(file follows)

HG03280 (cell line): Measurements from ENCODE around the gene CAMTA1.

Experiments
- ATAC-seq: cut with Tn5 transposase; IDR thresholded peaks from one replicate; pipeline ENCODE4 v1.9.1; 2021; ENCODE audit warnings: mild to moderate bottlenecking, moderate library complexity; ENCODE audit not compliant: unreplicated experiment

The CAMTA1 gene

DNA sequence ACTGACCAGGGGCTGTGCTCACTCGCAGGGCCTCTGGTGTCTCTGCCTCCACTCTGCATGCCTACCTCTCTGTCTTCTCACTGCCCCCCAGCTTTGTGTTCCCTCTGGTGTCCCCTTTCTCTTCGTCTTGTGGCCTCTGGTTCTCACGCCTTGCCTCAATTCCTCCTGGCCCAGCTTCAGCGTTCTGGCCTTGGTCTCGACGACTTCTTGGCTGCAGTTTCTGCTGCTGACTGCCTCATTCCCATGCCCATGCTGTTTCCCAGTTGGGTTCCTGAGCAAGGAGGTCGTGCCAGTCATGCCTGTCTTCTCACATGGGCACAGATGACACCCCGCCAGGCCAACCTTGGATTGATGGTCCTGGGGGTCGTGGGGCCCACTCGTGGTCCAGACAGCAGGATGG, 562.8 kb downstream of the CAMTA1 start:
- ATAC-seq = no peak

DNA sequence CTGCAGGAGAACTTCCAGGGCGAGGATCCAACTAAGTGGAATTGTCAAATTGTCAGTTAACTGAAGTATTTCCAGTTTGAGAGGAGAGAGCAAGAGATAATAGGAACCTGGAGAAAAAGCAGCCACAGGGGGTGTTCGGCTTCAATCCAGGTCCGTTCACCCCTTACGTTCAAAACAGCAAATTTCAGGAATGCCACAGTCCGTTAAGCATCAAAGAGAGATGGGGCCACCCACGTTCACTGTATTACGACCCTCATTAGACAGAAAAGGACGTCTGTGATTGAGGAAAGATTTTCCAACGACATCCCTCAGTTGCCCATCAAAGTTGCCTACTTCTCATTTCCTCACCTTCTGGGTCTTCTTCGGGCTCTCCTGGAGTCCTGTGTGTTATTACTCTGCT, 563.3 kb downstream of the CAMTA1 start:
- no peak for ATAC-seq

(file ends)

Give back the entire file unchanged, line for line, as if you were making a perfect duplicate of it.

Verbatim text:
HG03280 (cell line): Measurements from ENCODE around the gene CAMTA1.

Experiments
- ATAC-seq: cut with Tn5 transposase; IDR thresholded peaks from one replicate; pipeline ENCODE4 v1.9.1; 2021; ENCODE audit warnings: mild to moderate bottlenecking, moderate library complexity; ENCODE audit not compliant: unreplicated experiment

The CAMTA1 gene

DNA sequence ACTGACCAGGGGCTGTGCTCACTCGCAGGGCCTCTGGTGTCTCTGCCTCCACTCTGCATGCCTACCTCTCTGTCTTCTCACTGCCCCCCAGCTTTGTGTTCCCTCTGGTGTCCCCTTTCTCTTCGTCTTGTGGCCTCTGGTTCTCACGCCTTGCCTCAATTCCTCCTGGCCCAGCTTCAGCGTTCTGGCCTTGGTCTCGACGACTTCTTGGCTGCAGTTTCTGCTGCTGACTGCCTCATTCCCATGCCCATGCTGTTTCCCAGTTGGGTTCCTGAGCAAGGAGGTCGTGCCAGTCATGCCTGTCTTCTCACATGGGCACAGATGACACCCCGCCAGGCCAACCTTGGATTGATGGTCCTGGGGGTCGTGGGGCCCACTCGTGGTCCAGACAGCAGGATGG, 562.8 kb downstream of the CAMTA1 start:
- ATAC-seq = no peak

DNA sequence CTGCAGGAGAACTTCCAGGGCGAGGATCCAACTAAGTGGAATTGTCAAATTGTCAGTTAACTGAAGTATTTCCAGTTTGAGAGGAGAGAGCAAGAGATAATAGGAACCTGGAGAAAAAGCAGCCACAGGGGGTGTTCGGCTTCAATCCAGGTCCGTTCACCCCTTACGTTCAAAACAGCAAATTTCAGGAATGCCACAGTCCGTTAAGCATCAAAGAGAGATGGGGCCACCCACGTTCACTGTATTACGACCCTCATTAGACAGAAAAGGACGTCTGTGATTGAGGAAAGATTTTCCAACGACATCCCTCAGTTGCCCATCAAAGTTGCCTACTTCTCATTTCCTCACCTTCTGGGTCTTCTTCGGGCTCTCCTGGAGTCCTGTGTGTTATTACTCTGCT, 563.3 kb downstream of the CAMTA1 start:
- no peak for ATAC-seq